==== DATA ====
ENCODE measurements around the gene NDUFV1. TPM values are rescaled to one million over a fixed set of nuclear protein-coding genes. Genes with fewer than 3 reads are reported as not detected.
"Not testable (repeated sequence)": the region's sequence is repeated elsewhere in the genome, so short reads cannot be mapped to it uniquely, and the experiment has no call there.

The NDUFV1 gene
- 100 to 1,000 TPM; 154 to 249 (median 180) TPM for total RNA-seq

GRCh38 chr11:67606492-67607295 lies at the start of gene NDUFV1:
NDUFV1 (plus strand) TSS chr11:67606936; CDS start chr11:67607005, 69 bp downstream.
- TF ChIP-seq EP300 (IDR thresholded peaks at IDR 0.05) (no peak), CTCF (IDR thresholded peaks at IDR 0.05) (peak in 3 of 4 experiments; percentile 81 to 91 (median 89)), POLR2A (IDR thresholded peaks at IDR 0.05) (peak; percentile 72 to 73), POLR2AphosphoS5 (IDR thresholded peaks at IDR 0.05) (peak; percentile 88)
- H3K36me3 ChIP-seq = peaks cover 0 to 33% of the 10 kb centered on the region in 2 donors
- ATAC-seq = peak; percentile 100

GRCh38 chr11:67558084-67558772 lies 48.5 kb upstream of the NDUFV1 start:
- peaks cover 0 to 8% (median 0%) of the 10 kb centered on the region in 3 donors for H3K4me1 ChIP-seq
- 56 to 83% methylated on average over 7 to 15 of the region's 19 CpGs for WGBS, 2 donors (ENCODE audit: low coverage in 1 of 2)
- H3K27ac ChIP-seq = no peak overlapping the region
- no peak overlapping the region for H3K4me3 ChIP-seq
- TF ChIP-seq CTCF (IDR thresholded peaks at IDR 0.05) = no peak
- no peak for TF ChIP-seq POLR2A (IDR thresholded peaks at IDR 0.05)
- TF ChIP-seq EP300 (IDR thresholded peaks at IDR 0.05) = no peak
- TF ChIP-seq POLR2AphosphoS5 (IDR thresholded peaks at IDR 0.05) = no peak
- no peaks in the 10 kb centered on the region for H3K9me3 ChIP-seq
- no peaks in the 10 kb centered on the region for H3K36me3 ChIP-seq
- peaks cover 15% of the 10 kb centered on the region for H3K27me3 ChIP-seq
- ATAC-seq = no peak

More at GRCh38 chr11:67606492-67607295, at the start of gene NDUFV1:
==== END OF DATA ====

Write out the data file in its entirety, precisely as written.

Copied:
ENCODE measurements around the gene NDUFV1. TPM values are rescaled to one million over a fixed set of nuclear protein-coding genes. Genes with fewer than 3 reads are reported as not detected.
"Not testable (repeated sequence)": the region's sequence is repeated elsewhere in the genome, so short reads cannot be mapped to it uniquely, and the experiment has no call there.

The NDUFV1 gene
- 100 to 1,000 TPM; 154 to 249 (median 180) TPM for total RNA-seq

GRCh38 chr11:67606492-67607295 lies at the start of gene NDUFV1:
NDUFV1 (plus strand) TSS chr11:67606936; CDS start chr11:67607005, 69 bp downstream.
- TF ChIP-seq EP300 (IDR thresholded peaks at IDR 0.05) (no peak), CTCF (IDR thresholded peaks at IDR 0.05) (peak in 3 of 4 experiments; percentile 81 to 91 (median 89)), POLR2A (IDR thresholded peaks at IDR 0.05) (peak; percentile 72 to 73), POLR2AphosphoS5 (IDR thresholded peaks at IDR 0.05) (peak; percentile 88)
- H3K36me3 ChIP-seq = peaks cover 0 to 33% of the 10 kb centered on the region in 2 donors
- ATAC-seq = peak; percentile 100

GRCh38 chr11:67558084-67558772 lies 48.5 kb upstream of the NDUFV1 start:
- peaks cover 0 to 8% (median 0%) of the 10 kb centered on the region in 3 donors for H3K4me1 ChIP-seq
- 56 to 83% methylated on average over 7 to 15 of the region's 19 CpGs for WGBS, 2 donors (ENCODE audit: low coverage in 1 of 2)
- H3K27ac ChIP-seq = no peak overlapping the region
- no peak overlapping the region for H3K4me3 ChIP-seq
- TF ChIP-seq CTCF (IDR thresholded peaks at IDR 0.05) = no peak
- no peak for TF ChIP-seq POLR2A (IDR thresholded peaks at IDR 0.05)
- TF ChIP-seq EP300 (IDR thresholded peaks at IDR 0.05) = no peak
- TF ChIP-seq POLR2AphosphoS5 (IDR thresholded peaks at IDR 0.05) = no peak
- no peaks in the 10 kb centered on the region for H3K9me3 ChIP-seq
- no peaks in the 10 kb centered on the region for H3K36me3 ChIP-seq
- peaks cover 15% of the 10 kb centered on the region for H3K27me3 ChIP-seq
- ATAC-seq = no peak

More at GRCh38 chr11:67606492-67607295, at the start of gene NDUFV1: